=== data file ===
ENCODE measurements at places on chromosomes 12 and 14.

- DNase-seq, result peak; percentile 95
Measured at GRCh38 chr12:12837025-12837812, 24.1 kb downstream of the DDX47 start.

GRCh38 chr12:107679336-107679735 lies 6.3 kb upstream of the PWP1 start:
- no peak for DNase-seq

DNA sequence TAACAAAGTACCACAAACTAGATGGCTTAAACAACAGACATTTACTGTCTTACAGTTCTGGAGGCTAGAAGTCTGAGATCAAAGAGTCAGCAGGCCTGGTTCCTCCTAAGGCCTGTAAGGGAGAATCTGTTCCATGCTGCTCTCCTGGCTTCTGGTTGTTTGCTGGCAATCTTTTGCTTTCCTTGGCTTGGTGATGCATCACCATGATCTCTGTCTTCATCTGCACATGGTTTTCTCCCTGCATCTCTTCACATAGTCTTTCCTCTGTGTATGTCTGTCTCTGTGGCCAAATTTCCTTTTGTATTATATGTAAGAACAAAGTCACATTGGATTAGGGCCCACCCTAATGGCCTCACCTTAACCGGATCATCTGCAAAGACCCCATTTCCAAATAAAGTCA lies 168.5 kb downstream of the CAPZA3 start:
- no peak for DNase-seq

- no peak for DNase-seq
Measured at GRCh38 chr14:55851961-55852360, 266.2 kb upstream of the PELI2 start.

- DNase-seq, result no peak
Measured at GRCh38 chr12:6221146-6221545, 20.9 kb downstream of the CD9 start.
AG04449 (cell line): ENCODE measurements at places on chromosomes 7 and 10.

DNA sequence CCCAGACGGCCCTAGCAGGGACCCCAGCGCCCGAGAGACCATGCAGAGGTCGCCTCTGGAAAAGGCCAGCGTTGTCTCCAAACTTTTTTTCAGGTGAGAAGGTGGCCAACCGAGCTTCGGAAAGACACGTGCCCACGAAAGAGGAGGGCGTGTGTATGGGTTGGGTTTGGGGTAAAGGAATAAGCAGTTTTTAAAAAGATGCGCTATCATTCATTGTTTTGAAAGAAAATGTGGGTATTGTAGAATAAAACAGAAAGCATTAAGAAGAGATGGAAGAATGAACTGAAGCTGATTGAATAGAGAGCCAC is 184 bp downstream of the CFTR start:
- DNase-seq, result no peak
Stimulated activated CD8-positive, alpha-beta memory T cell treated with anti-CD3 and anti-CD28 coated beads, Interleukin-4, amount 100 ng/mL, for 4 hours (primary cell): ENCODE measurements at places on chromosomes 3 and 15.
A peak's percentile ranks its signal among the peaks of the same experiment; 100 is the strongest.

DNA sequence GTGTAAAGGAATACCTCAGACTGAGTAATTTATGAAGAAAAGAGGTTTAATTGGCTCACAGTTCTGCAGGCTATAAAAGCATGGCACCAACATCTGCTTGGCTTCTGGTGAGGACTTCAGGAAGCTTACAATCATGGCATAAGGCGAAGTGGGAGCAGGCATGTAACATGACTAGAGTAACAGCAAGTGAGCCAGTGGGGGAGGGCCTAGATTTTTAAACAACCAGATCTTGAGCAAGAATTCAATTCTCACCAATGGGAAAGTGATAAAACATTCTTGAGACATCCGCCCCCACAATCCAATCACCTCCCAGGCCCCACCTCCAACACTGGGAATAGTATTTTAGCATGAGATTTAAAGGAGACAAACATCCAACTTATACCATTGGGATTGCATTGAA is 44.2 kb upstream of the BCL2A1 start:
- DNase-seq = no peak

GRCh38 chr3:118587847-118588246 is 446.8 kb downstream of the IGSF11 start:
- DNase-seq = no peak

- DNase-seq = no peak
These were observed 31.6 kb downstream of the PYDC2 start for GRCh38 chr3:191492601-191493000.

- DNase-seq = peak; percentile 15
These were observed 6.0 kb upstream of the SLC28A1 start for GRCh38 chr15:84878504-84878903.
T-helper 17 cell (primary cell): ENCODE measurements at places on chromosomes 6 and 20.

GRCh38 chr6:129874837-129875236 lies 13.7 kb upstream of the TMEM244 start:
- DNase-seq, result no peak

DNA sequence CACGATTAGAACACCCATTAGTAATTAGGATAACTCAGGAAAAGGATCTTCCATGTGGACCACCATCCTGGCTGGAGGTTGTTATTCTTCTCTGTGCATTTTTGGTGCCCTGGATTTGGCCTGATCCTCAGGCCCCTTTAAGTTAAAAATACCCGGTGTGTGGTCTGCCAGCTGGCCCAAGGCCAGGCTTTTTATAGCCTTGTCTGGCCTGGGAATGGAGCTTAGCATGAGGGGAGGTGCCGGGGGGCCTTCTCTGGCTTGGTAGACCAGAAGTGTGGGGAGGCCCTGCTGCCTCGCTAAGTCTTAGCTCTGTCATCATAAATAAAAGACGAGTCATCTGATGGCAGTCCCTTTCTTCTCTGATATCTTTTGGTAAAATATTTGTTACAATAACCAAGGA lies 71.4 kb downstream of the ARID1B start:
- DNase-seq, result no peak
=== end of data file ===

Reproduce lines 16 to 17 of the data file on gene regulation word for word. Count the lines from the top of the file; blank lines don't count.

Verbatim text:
A peak's percentile ranks its signal among the peaks of the same experiment; 100 is the strongest.

DNA sequence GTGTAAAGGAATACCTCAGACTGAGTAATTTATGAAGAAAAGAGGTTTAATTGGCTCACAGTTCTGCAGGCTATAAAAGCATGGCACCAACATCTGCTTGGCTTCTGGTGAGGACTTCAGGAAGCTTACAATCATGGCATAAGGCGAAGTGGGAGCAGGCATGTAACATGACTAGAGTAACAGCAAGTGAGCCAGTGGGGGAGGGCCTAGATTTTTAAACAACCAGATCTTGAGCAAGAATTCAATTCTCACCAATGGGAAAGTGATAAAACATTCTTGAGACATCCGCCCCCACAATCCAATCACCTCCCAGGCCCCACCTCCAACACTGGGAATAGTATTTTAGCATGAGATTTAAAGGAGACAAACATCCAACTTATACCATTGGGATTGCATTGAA is 44.2 kb upstream of the BCL2A1 start: